Such modern developments have ancient predecessors. Accounting already functions as a similar but distinct form of nonnarrative naming and counting system before writing. We now have a wealth of material on the roles and functions of accounting before writing [5-10]. The thousands of cuneiform clay tablets unearthed from Mesopotamia constitute massive evidence of the sophistication and success of this accounting system as the basis for successful stateformation and political and economic government and management in Mesopotamia for at least 500 years before the cuneiform script is used to construct the first form of cuneiform narrative writing. So the non-narrative form precedes and enables the now-familiar narrative form, but not straightaway or automatically.
This mix between the historical and the contemporary, and so seeing both how accounting functions differently in different eras as a significant aspect of understanding accounting, and also being prepared to see how the past operates in the present, is for me and for others working over recent decades an important aspect of this re-thinking of accounting [11-18]. Such research, with its mix of contemporary and historical concerns, may now, I propose, be enhanced through this approach, as we observe how accounting now extends its non-narrative form of naming and counting to enable the tracking, evaluating and monitoring of performance in all its forms human or product or services, at any level, both inside and outside a given organization. Naming objects (including the human subject as ‘accountable’ object) has become one most powerful human knowledge forms, and even ‘abilities’, that we have.
Moves from historical cost to fair value accounting construct a renaming which enables  a revaluing of the ‘bottom line’ of every single entity which ‘financially reports’. We have grown accustomed to the new naming of the environment as countable in still-emerging forms of environmental accounting which seek to translate costs of environmental pollution and damage into monetary values while struggling with the limitations of discounted cash flow analysis for valuing costs that extend for centuries rather than decades. In my own work I have observed how professionals who have previously operated outside an accounting infused world can learn, when the ‘power’ of accounting cannot be avoided, to remake themselves as accounting-aware and accountable professionals through appropriating that ‘power’ to meet their own objectives. So nurses in a serious heart disease clinic used accounting data on time and cost per patient ‘interface’ to establish a manageable time-norm of 10 minutes for each ongoing check-up, thus constituting the patient as ‘the 10-minute patient’, but also the professional as ‘the 10-minute nurse’ [20-21].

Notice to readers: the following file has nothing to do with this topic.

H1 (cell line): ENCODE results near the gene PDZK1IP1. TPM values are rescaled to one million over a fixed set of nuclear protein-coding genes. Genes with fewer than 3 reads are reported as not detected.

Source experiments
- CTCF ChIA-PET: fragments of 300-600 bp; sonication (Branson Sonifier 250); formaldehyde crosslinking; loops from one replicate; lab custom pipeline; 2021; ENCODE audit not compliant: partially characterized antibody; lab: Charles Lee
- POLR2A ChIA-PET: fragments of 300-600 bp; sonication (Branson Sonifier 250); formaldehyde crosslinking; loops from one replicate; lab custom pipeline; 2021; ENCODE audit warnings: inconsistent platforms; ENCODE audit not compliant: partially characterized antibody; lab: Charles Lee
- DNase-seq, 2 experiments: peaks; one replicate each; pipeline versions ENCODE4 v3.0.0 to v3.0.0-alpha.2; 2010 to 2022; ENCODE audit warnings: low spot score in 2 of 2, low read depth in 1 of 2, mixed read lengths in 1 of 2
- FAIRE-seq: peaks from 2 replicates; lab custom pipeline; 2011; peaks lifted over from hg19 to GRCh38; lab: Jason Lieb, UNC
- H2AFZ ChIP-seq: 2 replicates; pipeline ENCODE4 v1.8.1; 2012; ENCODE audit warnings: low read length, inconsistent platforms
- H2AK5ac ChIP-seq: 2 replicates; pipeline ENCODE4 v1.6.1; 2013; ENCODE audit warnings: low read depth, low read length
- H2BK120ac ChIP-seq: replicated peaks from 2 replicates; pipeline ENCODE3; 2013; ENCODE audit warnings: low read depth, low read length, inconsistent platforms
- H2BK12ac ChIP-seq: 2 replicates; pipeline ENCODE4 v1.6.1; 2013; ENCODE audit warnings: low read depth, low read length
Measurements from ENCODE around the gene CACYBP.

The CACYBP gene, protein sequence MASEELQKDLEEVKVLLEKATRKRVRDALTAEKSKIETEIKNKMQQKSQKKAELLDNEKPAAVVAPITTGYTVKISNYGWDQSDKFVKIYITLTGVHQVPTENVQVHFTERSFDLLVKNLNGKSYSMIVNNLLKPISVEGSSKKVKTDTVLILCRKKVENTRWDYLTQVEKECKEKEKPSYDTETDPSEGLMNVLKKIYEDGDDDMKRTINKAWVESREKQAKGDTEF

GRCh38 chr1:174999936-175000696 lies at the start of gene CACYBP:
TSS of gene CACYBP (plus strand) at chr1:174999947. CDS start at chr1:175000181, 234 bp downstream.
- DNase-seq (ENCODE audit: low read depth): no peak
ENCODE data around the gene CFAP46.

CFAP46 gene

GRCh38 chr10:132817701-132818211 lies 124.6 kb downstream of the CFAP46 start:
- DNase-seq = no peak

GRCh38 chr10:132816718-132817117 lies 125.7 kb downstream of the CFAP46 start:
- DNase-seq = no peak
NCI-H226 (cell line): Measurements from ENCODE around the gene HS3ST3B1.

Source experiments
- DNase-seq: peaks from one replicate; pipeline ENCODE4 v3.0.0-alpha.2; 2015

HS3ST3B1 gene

Other possibilities emerge where we may think accounting beyond the conventional categories where it is just a calculative technology or form of inscription presenting information in black and white (now with optional splashes of colour). We may ‘listen to accounting’ through translating a set of accounting values into musical note values . We may seek to ‘dance the Dow’ through translating the non-narrative movement captured in a graph of Dow Jones monthly closing values via choreography into a dance performance . We may additionally begin to reframe the way in which we teach and learn accounting if we alert students to how accounting is more than ‘the numbers’ and how the non-narrative format of accounts is a nontrivial issue. There is a continuing value in enabling them to see how accounting today is not the only ‘way’ accounting can be, and how the accounting professional is not simply the ‘servant’ of ‘the numbers’, as one student once memorably put it to me. This may perhaps open up a new path towards the long-held goal of thinkers such as Schön and Argyris of enabling the knowledge professional to become the ‘reflective practitioner’ .
So I hope that my contribution to the intellectual scope and editorial dynamism of the journal may include raising the profile and significance of possible ways of re-thinking and re-conceptualizing accounting in general, as well as along the lines that I have sketched out here. For me these are interesting times in a good way, where through this new journal we can extend the range of things we say as an integral part of building the scholarship and scholars of tomorrow.